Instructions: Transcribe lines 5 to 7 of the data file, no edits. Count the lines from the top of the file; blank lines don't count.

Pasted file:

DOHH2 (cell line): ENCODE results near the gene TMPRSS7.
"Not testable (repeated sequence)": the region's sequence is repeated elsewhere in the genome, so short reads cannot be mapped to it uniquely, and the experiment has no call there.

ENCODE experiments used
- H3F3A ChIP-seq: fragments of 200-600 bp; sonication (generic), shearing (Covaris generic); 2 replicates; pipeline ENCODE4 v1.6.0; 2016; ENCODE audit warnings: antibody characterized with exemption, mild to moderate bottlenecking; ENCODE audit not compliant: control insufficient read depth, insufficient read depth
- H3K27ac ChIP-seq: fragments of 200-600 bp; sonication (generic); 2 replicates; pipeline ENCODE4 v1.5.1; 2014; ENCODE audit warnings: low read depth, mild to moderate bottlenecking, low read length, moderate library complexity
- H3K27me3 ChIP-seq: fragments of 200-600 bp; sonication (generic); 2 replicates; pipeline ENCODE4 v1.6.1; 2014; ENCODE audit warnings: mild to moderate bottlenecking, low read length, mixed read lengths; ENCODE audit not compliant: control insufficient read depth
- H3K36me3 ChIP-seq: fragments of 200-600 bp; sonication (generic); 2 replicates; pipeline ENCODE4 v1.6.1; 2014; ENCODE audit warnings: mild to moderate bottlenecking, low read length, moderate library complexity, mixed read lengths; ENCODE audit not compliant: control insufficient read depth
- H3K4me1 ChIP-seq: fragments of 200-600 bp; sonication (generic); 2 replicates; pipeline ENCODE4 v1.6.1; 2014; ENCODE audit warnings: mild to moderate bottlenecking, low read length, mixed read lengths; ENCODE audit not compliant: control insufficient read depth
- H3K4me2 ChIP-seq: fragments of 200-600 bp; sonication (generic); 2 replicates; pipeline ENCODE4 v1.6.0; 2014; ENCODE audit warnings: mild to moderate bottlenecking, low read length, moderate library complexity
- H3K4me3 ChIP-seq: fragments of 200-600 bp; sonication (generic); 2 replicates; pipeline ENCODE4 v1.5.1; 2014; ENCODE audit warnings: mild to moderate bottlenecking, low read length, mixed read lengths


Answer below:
- H3K27ac ChIP-seq: fragments of 200-600 bp; sonication (generic); 2 replicates; pipeline ENCODE4 v1.5.1; 2014; ENCODE audit warnings: low read depth, mild to moderate bottlenecking, low read length, moderate library complexity
- H3K27me3 ChIP-seq: fragments of 200-600 bp; sonication (generic); 2 replicates; pipeline ENCODE4 v1.6.1; 2014; ENCODE audit warnings: mild to moderate bottlenecking, low read length, mixed read lengths; ENCODE audit not compliant: control insufficient read depth
- H3K36me3 ChIP-seq: fragments of 200-600 bp; sonication (generic); 2 replicates; pipeline ENCODE4 v1.6.1; 2014; ENCODE audit warnings: mild to moderate bottlenecking, low read length, moderate library complexity, mixed read lengths; ENCODE audit not compliant: control insufficient read depth